My daughter is three weeks old and she did not have a bowel movement for five days. She was miserable! I called my paediatrician and she told me this was normal for breastfed babies when they were going through a growth spurt.
“She proceeded to tell me that if my baby seemed distraught by it, I should give her half of an infant glycerin suppository. Within 10 minutes of giving the suppository to her, she filled up the diaper with faeces and has been happy since.” — A concerned mother.
I have also seen several mothers of neonates and infants with the same complaint of their babies’ inability to move bowel for up to 10 days. The babies are without any abnormality and they will start moving their bowels after rectal examination.
This is partly due to the stimulation of the nerves innervating the rectum and they will not need any medication; while very few (about two per cent) may have an underlying medical condition and may need to be sent for further tests such as X-ray and ultrasound scan of the abdomen.
It is advisable for mothers of newborns with constipation to contact their doctors for advice and not assume all is right.
Constipation in infants less than one year of age is common, but it can be a source of concern for parents. Sometimes, the baby is not really constipated, but must be given time to set his own schedule for having a bowel movement.
Infant constipation is the passage of hard, dry bowel movements — not necessarily the absence of daily bowel movements. Infant constipation may begin when a baby transitions from breast milk to formula or begins eating solid foods.
In rare cases, constipation may be caused by a lack of nerves or by structural problems in the lower large intestine.
Signs and symptoms
•An infant who is constipated usually strains more than other babies to have a bowel movement.
•The stool may be formed and hard like small pebbles, or it may be soft and mushy. Stool may even be wide and large.
•Sometimes, solid stool stays inside and liquid stool (like diarrhoea) may pass out around it.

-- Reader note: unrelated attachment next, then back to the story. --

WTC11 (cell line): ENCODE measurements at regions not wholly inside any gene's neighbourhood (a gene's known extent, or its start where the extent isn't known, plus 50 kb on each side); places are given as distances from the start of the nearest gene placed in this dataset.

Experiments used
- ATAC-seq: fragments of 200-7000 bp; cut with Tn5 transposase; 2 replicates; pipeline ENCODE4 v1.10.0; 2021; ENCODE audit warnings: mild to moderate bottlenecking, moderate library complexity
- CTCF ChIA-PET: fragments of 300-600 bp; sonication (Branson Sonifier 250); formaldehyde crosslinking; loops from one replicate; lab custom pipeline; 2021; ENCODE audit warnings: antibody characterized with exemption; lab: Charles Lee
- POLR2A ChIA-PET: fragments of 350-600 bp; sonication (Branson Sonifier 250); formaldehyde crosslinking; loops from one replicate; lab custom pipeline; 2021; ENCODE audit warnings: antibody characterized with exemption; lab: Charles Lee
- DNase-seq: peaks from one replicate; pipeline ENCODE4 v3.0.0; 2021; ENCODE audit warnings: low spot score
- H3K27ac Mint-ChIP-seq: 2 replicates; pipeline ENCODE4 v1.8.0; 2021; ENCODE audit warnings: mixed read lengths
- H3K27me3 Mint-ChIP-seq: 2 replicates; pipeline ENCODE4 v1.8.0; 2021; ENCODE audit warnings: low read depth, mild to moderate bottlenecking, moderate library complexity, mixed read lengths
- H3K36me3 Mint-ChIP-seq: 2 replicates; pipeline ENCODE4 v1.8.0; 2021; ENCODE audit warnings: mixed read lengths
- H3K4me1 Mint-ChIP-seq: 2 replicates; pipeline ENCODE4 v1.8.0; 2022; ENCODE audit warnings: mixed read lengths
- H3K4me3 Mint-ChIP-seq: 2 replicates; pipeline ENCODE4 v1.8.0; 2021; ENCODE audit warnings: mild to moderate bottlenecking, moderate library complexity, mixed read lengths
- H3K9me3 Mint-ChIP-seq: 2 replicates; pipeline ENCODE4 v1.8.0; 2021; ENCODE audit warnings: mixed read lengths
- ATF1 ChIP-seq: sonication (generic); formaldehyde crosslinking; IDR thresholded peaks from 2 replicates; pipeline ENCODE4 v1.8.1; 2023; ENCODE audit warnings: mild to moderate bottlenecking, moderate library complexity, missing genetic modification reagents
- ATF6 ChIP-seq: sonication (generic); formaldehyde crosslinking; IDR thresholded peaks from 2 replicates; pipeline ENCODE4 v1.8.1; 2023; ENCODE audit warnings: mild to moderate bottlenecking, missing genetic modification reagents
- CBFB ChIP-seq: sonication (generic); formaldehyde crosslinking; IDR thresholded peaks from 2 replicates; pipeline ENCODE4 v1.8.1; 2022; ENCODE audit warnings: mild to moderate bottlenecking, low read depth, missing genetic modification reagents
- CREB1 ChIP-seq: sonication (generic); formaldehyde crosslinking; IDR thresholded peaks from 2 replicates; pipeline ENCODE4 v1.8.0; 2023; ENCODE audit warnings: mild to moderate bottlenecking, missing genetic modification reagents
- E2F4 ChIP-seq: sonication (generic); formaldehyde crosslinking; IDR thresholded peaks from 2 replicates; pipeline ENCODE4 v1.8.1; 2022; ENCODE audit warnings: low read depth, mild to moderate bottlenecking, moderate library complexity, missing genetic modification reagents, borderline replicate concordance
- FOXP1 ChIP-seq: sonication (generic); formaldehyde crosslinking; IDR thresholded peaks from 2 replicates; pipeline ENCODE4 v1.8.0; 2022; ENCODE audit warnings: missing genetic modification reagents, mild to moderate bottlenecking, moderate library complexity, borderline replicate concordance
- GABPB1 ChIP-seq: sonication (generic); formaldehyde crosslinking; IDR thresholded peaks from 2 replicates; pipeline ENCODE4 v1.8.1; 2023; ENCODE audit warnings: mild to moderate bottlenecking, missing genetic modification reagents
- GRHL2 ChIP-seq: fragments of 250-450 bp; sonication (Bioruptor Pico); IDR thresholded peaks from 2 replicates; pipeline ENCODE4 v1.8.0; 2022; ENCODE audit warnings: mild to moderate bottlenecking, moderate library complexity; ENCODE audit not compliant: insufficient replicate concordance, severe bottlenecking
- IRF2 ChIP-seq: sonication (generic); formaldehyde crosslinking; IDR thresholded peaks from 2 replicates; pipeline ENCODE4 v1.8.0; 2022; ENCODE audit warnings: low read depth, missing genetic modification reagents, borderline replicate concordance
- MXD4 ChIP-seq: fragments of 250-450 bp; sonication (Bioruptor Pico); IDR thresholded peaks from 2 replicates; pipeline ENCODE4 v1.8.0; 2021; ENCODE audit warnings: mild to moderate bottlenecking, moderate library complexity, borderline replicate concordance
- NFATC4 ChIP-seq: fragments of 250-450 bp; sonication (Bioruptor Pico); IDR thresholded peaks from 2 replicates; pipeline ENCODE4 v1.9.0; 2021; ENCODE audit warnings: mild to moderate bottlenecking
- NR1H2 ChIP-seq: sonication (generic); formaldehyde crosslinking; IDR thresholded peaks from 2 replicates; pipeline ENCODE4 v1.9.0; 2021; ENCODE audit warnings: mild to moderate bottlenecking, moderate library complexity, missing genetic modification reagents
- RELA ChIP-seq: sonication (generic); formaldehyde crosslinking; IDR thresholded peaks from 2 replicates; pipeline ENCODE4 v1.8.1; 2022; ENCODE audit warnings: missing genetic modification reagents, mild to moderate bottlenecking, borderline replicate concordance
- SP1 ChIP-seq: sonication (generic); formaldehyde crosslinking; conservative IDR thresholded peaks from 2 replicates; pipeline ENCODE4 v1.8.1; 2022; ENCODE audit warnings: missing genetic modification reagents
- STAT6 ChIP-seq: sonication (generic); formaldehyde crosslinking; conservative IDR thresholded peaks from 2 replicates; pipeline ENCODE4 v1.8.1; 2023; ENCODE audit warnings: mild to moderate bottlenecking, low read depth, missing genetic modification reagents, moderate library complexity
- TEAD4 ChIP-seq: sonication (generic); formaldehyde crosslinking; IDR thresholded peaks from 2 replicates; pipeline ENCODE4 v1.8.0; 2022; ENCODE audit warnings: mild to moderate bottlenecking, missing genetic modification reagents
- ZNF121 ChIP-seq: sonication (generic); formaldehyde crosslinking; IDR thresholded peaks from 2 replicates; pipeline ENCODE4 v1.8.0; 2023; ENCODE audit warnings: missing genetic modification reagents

•Other signs of constipation are infrequent stools that are difficult to pass.
•The child’s abdomen can become swollen with gas, and painful cramps can result from constipation.
•The child may be restless and cranky.
•Digital rectal examination: In this procedure, a doctor or other health care provider inserts a gloved finger into the rectum to feel for anything unusual or abnormal.
•Abdominal X-ray: This is a diagnostic test to evaluate the amount of stool in the large intestine.
•Abdominal scan may be helpful in some cases.
•You may give fruit juices (prune, pear, cherry, orange or apple). If the stool becomes too loose, just give less juice to your baby.
•If the baby is eating rice cereal, it may help to switch to oatmeal or barley cereal. Rice cereal can cause constipation in some children.
•To ease the passage of hard stools, consider applying a small amount of water-based lubricant to your baby’s anus.
•It might help to place an infant glycerin suppository into your baby’s anus. Glycerin suppositories are available without a prescription. They are only meant for occasional use when dietary changes are not effective.
•If your baby is old enough to eat strained foods, you may give him fruits and vegetables.
•A warm bath at least once a day can help relax his rectum. This can make it easier for him to have a bowel movement.
•Proper toilet training/bowel habits for older infants: Have your child sit on the potty at least twice a day for at least 10 minutes, preferably shortly after a meal.
The treatment listed above is applicable to infants above three months only. Those that are less will need a doctor’s review.
In conclusion, most of the time, constipation is a temporary situation. However, some children may have diseases of the intestine, such as Hirschsprung’s disease. All cases should be referred to a competent medical practitioner.
culled from Punch